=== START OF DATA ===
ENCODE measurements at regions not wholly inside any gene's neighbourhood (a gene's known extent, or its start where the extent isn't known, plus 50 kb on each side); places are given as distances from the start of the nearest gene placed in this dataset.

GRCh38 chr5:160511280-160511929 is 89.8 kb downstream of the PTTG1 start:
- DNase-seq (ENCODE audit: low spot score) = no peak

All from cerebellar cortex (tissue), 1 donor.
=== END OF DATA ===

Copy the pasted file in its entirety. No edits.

ENCODE measurements at regions not wholly inside any gene's neighbourhood (a gene's known extent, or its start where the extent isn't known, plus 50 kb on each side); places are given as distances from the start of the nearest gene placed in this dataset.

GRCh38 chr5:160511280-160511929 is 89.8 kb downstream of the PTTG1 start:
- DNase-seq (ENCODE audit: low spot score) = no peak

All from cerebellar cortex (tissue), 1 donor.